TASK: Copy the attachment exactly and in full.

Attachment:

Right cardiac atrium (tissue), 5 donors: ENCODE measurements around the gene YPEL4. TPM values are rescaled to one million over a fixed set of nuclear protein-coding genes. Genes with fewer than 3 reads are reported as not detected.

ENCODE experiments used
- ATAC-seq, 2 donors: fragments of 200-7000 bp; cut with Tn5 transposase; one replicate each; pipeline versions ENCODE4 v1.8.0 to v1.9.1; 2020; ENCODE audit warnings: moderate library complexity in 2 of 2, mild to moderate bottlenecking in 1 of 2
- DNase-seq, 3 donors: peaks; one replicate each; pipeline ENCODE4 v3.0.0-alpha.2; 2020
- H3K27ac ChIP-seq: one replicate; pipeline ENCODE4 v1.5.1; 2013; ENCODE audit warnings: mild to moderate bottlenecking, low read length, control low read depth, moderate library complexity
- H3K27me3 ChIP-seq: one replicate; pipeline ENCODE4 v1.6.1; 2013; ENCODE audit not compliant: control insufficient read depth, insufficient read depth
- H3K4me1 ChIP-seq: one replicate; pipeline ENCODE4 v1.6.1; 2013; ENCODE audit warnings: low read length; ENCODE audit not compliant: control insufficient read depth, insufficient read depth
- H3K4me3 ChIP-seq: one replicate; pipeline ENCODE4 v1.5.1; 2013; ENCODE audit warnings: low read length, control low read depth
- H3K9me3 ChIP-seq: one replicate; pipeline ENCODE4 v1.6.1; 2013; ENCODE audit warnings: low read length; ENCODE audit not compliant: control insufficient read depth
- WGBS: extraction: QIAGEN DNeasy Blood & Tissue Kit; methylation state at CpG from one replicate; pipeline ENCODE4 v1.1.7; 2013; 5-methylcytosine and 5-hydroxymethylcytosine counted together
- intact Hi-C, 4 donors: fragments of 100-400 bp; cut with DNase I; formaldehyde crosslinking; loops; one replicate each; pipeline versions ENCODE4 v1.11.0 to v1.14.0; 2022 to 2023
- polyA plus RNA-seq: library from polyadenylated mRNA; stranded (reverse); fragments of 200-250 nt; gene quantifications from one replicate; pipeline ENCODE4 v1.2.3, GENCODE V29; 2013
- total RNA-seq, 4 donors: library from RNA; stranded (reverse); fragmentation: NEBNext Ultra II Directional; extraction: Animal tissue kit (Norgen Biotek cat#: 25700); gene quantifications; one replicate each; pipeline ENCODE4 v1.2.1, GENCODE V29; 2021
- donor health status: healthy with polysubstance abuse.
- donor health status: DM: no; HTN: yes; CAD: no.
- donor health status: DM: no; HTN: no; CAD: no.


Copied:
Right cardiac atrium (tissue), 5 donors: ENCODE measurements around the gene YPEL4. TPM values are rescaled to one million over a fixed set of nuclear protein-coding genes. Genes with fewer than 3 reads are reported as not detected.

ENCODE experiments used
- ATAC-seq, 2 donors: fragments of 200-7000 bp; cut with Tn5 transposase; one replicate each; pipeline versions ENCODE4 v1.8.0 to v1.9.1; 2020; ENCODE audit warnings: moderate library complexity in 2 of 2, mild to moderate bottlenecking in 1 of 2
- DNase-seq, 3 donors: peaks; one replicate each; pipeline ENCODE4 v3.0.0-alpha.2; 2020
- H3K27ac ChIP-seq: one replicate; pipeline ENCODE4 v1.5.1; 2013; ENCODE audit warnings: mild to moderate bottlenecking, low read length, control low read depth, moderate library complexity
- H3K27me3 ChIP-seq: one replicate; pipeline ENCODE4 v1.6.1; 2013; ENCODE audit not compliant: control insufficient read depth, insufficient read depth
- H3K4me1 ChIP-seq: one replicate; pipeline ENCODE4 v1.6.1; 2013; ENCODE audit warnings: low read length; ENCODE audit not compliant: control insufficient read depth, insufficient read depth
- H3K4me3 ChIP-seq: one replicate; pipeline ENCODE4 v1.5.1; 2013; ENCODE audit warnings: low read length, control low read depth
- H3K9me3 ChIP-seq: one replicate; pipeline ENCODE4 v1.6.1; 2013; ENCODE audit warnings: low read length; ENCODE audit not compliant: control insufficient read depth
- WGBS: extraction: QIAGEN DNeasy Blood & Tissue Kit; methylation state at CpG from one replicate; pipeline ENCODE4 v1.1.7; 2013; 5-methylcytosine and 5-hydroxymethylcytosine counted together
- intact Hi-C, 4 donors: fragments of 100-400 bp; cut with DNase I; formaldehyde crosslinking; loops; one replicate each; pipeline versions ENCODE4 v1.11.0 to v1.14.0; 2022 to 2023
- polyA plus RNA-seq: library from polyadenylated mRNA; stranded (reverse); fragments of 200-250 nt; gene quantifications from one replicate; pipeline ENCODE4 v1.2.3, GENCODE V29; 2013
- total RNA-seq, 4 donors: library from RNA; stranded (reverse); fragmentation: NEBNext Ultra II Directional; extraction: Animal tissue kit (Norgen Biotek cat#: 25700); gene quantifications; one replicate each; pipeline ENCODE4 v1.2.1, GENCODE V29; 2021
- donor health status: healthy with polysubstance abuse.
- donor health status: DM: no; HTN: yes; CAD: no.
- donor health status: DM: no; HTN: no; CAD: no.